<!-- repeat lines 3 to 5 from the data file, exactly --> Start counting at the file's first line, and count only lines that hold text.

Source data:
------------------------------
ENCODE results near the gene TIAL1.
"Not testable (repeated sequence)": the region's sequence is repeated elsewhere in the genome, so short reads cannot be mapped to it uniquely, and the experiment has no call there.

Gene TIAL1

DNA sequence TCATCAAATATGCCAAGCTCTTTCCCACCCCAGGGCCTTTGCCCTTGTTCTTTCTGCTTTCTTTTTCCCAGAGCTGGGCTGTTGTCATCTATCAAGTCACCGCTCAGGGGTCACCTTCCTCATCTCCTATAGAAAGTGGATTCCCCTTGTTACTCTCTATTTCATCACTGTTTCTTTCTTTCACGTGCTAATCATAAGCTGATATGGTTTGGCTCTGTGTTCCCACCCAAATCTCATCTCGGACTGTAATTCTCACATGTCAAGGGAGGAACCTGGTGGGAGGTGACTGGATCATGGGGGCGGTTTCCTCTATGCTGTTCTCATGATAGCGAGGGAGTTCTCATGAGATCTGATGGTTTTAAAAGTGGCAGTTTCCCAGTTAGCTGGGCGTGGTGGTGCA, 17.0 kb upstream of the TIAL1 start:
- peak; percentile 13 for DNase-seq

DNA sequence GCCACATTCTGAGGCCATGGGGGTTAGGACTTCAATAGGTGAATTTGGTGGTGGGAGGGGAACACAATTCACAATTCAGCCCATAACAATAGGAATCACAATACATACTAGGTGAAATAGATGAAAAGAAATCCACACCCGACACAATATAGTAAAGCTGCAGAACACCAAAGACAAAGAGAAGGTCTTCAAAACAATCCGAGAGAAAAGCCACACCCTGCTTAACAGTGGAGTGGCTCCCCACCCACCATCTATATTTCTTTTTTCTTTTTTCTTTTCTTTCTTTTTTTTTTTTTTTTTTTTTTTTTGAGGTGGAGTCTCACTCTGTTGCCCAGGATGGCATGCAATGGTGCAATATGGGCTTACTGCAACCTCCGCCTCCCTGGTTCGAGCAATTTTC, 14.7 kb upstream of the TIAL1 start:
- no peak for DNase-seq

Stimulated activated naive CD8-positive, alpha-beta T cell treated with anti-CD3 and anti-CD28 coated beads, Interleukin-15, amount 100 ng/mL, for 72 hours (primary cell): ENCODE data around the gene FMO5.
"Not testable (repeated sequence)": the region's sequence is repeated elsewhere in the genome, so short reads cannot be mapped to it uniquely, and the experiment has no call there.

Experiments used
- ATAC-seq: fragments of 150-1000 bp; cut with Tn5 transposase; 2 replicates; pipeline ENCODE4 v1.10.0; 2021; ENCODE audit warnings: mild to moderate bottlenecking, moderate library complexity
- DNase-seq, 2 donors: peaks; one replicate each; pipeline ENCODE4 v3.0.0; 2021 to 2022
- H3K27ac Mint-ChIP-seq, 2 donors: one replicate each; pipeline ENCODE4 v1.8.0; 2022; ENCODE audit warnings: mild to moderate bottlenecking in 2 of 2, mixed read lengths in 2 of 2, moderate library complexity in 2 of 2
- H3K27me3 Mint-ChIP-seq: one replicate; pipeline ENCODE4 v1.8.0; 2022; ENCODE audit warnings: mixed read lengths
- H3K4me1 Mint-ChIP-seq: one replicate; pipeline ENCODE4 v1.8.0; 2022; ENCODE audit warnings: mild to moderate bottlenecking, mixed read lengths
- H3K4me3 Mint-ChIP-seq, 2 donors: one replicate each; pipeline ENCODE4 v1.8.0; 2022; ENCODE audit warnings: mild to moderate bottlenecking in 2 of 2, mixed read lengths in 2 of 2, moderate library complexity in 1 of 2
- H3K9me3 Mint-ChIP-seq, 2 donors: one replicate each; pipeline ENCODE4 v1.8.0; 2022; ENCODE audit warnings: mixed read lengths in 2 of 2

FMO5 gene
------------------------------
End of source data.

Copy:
Gene TIAL1

DNA sequence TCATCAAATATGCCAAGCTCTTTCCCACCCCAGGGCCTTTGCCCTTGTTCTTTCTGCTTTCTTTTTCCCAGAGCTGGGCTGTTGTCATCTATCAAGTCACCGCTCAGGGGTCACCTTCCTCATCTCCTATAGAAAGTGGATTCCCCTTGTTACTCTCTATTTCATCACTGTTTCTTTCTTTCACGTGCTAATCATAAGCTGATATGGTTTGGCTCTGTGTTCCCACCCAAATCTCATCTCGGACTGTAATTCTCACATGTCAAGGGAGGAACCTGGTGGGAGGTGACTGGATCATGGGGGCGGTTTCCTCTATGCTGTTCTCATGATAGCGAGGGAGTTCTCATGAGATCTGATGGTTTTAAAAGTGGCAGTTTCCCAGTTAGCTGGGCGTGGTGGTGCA, 17.0 kb upstream of the TIAL1 start:
- peak; percentile 13 for DNase-seq